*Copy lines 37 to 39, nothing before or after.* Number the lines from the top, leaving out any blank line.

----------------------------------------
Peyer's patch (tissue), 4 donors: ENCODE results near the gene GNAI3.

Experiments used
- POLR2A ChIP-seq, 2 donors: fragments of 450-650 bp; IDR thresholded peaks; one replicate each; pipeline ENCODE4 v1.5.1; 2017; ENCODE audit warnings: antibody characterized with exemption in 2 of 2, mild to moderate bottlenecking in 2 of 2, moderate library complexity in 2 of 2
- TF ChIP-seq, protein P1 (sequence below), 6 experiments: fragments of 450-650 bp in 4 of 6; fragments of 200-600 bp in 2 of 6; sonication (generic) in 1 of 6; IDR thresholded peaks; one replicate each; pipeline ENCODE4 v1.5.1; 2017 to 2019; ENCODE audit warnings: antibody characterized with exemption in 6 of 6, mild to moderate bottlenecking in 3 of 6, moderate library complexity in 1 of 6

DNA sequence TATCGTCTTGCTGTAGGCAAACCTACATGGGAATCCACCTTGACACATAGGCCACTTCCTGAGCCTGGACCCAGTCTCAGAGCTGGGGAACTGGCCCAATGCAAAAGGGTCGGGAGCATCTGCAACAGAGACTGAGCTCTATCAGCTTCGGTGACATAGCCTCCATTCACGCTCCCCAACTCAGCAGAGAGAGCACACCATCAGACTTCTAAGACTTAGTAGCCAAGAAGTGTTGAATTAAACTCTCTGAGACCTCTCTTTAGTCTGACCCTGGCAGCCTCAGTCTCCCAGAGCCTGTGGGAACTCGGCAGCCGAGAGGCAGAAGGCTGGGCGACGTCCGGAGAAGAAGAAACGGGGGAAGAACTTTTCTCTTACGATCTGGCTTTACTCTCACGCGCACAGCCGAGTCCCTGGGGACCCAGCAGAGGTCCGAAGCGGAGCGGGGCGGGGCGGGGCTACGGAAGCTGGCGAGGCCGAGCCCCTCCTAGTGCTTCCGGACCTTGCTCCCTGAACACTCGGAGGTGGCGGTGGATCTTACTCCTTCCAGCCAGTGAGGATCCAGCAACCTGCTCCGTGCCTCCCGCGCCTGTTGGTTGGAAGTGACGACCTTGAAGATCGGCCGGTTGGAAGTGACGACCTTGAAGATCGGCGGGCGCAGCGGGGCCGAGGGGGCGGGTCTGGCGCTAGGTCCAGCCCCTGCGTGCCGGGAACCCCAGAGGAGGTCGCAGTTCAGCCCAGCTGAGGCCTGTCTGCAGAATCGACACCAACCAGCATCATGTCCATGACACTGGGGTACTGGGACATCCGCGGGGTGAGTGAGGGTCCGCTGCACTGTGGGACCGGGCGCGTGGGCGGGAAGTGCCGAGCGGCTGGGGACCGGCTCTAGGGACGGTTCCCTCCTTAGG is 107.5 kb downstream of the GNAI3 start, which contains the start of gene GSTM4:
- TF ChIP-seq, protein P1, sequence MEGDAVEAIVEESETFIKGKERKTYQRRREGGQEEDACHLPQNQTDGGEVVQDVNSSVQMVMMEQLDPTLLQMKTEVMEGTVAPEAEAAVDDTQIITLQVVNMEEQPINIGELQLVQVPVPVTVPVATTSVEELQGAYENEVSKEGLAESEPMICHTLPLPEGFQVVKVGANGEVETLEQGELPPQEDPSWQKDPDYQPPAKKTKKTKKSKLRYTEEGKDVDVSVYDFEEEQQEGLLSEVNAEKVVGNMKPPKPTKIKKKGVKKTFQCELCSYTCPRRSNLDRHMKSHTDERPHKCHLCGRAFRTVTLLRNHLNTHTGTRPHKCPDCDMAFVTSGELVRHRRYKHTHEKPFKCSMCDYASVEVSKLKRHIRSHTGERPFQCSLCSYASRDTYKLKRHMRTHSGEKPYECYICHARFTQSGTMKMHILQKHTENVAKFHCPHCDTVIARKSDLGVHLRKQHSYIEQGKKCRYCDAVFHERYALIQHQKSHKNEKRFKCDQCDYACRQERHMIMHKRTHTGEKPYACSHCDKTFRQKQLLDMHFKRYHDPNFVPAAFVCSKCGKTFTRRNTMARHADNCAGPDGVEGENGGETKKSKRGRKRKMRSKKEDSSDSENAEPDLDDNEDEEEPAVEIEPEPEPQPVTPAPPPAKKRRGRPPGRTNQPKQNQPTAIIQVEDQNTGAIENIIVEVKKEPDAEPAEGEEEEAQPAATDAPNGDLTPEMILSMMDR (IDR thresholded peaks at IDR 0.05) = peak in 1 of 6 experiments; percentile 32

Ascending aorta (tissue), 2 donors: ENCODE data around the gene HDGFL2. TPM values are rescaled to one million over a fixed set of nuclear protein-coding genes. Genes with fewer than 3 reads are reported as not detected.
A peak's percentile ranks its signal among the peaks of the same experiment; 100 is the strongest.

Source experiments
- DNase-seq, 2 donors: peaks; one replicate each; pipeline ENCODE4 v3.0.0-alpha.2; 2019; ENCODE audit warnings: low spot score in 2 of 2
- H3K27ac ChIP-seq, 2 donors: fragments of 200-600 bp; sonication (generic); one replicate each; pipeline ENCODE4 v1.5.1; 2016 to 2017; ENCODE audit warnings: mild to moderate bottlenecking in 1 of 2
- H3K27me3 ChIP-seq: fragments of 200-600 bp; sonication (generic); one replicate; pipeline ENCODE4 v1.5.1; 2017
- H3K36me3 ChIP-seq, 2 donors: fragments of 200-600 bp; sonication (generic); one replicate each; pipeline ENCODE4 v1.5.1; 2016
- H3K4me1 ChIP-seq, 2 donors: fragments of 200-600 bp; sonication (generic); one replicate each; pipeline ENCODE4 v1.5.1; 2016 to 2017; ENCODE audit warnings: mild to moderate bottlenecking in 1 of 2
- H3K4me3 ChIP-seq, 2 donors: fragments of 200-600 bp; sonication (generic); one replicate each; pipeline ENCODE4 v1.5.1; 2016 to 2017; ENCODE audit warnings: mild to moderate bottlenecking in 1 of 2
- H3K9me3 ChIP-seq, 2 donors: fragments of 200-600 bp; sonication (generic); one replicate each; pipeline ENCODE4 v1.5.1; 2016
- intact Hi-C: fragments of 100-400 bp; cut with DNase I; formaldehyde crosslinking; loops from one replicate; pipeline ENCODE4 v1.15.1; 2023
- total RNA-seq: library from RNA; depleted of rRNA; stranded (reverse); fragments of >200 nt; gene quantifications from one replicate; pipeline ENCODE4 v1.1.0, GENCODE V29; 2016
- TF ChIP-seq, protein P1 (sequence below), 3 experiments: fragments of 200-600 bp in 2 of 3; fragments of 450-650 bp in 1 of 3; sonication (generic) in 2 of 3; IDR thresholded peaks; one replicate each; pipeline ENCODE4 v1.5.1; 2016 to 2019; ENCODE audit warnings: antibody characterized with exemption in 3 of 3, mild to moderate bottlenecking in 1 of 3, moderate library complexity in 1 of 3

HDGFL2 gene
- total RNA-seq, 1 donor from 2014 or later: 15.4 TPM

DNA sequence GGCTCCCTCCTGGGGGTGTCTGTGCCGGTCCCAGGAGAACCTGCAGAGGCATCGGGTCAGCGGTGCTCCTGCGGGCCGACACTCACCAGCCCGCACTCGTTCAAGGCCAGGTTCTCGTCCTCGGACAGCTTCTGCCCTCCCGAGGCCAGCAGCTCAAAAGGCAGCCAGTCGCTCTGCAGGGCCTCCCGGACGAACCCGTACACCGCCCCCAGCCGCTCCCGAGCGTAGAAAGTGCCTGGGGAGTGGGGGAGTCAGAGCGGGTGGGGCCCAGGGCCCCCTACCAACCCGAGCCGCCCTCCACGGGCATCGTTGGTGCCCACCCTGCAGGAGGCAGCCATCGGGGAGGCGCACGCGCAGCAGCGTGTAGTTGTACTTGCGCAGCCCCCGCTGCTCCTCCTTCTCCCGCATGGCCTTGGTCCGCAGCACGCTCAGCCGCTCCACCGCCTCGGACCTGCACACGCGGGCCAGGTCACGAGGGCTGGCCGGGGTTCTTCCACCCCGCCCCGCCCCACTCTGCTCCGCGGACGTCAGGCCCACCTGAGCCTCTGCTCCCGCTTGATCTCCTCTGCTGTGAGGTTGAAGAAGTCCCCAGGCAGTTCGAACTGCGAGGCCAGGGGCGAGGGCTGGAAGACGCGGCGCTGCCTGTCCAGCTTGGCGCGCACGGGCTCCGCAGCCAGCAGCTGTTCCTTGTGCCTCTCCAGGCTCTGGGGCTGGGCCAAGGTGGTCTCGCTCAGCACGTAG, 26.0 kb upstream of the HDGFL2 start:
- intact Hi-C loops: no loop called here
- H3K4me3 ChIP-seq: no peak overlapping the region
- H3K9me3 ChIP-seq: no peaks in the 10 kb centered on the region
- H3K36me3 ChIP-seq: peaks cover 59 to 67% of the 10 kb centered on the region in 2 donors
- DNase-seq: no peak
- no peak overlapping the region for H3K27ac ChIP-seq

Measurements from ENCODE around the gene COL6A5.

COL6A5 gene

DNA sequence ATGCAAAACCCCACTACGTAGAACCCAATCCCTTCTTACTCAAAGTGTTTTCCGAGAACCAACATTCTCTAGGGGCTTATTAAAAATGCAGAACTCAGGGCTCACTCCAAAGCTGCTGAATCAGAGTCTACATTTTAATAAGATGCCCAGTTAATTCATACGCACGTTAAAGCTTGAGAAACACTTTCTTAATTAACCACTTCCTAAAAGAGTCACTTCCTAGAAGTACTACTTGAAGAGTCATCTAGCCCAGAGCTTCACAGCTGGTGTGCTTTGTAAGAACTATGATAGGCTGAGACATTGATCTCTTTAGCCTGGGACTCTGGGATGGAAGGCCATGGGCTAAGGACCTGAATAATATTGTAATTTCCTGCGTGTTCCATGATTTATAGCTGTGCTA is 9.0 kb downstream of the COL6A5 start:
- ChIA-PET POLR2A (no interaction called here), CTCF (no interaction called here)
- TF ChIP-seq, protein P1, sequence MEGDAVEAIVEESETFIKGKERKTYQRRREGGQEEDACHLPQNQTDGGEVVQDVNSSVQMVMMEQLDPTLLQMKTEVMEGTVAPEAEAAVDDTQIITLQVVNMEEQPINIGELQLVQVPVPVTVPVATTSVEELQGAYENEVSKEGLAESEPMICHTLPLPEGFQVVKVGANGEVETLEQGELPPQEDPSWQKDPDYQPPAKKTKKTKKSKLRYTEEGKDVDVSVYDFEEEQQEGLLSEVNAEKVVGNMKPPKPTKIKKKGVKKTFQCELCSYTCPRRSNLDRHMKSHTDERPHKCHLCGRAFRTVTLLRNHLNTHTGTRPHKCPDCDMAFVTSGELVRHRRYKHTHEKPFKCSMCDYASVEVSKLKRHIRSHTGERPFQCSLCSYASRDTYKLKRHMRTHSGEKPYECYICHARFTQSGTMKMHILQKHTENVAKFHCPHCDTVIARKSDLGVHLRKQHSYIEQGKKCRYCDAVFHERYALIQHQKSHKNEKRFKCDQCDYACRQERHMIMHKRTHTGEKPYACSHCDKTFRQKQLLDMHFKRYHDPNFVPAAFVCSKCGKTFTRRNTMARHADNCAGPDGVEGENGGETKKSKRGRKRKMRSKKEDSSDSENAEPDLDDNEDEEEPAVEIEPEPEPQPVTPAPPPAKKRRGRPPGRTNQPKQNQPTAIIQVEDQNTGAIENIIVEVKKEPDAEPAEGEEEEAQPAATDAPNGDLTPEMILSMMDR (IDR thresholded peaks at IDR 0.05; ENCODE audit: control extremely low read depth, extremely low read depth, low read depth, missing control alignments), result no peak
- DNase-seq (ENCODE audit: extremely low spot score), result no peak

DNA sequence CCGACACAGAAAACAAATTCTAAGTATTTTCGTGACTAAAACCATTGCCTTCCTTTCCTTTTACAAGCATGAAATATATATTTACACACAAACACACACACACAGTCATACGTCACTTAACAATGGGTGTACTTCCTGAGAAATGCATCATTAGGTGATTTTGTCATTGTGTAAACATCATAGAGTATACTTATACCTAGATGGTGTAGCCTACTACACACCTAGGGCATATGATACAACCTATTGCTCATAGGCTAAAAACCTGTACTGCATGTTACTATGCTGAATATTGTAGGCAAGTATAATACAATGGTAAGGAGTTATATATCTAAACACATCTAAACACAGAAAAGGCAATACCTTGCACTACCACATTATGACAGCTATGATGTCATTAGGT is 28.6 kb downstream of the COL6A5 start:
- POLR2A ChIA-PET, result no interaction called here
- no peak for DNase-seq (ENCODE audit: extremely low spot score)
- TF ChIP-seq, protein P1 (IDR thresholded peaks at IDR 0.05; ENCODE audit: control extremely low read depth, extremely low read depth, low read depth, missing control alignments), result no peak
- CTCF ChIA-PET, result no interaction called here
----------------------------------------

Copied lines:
- no peak for DNase-seq (ENCODE audit: extremely low spot score)
- TF ChIP-seq, protein P1 (IDR thresholded peaks at IDR 0.05; ENCODE audit: control extremely low read depth, extremely low read depth, low read depth, missing control alignments), result no peak
- CTCF ChIA-PET, result no interaction called here